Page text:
Hi there! Welcome to my very first post! Be sure to check out the “About” page for some info about me and PopArtichoke.
I was hoping to have something mind-blowing and amazing for my debut post, but frankly, I don’t know exactly what that means, so I’m just going to jump right in! I’m always cooking and taking photos (and for the blog I’m going to try to take more photos of the process, rather than just the finished product). I’m really into Asian food lately, especially Japanese, probably due to my bento box making (more on that later). So let’s get started with some Japanese-style pickles, shall we?
Tsukemono is the Japanese word for pickled foods. You’ll find a lot of these in Japanese cuisine, often as a condiment or side dish. In the past I’ve made cucumber pickles, but never anything sweeter. Acharazuke refers to tsukemono made with chiles and sweetened vinegar, and in this recipe, the persimmons provide the required sweetness. A while ago I’d found this recipe for turnip and persimmon acharazuke over on Tess’ Japanese Kitchen but never got around to making it. Then, a week or so ago, I found some lovely turnips at a local farmers’ market, and got a-picklin!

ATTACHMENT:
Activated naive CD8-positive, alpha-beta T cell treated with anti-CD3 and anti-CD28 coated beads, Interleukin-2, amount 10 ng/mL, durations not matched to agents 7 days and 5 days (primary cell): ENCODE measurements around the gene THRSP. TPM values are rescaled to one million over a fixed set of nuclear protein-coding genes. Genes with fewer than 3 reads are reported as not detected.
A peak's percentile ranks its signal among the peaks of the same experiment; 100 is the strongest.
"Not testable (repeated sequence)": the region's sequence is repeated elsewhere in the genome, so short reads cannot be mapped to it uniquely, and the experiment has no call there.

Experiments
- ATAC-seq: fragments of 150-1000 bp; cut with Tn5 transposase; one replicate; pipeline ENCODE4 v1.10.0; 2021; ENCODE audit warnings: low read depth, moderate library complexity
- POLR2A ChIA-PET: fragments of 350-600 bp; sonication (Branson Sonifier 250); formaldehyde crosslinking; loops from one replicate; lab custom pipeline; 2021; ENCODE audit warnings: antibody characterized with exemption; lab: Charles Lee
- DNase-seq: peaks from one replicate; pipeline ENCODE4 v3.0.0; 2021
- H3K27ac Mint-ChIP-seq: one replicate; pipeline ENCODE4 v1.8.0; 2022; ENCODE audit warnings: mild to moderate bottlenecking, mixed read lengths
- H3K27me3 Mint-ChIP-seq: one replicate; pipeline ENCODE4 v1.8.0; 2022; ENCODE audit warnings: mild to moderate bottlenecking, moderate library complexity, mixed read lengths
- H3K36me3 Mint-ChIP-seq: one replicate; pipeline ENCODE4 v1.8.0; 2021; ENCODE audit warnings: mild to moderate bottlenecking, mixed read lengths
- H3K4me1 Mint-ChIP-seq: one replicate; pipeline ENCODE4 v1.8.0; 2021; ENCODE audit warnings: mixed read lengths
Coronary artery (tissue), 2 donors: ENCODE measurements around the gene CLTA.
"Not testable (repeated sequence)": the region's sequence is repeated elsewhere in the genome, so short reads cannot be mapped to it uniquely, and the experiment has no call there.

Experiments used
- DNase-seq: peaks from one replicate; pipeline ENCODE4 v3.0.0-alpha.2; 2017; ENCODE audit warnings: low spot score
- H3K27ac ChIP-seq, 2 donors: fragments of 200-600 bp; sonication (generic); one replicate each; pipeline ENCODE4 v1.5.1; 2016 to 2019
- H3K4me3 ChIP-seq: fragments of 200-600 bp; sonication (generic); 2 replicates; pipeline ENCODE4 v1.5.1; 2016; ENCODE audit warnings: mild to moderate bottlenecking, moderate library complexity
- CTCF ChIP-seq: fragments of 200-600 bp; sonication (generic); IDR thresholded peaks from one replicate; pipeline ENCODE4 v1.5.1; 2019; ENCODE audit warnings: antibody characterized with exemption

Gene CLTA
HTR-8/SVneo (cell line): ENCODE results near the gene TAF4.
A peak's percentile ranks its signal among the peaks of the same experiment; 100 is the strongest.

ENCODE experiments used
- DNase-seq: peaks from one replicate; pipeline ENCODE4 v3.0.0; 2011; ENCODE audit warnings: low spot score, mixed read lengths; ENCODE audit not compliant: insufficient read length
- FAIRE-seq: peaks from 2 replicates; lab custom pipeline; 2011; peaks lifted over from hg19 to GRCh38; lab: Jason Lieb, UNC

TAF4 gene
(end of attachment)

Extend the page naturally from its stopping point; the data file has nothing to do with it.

Acharazuke: Turnip Persimmon Pickles
–adapted from Tess’ Japanese Kitchen—
serves 3 to 4
-12 oz turnips
-1 tsp salt
-about 3 oz dried persimmons (a very generous 1/4 cup, chopped)
-2 dried chile peppers (remember to remove the seeds and membranes!)
-1 tbsp rice vinegar (or more if the persimmons are really dry)
1. Wash and peel the turnips, and cut into matchsticks.
2. Put turnip sticks into a bowl and sprinkle with the salt. This draws out the natural liquid. Let them sit like this for around 20 minutes, stirring occasionally.
3. Meanwhile, mix the chopped persimmons, peppers and vinegar in another bowl.
4. When 20 minutes is up, drain the liquid from the turnips, and squeeze the life outta them to really get all the water out (but be careful not to break them, of course).
(This is a photo of the water I was able to squeeze out of the turnips.. it’s a lot more than I expected!)
5. Combine the drained turnip sticks to the persimmon mix and stir. Allow the mix to sit for at least 1 hour. (I let my pickles sit overnight (in the fridge) before eating. It definitely improved the taste and texture and allowed the flavors to combine nicely.)
We had them the next night with some panko-crusted Dover sole and a colorful veggie stir-fry.
© PopArtichoke 2010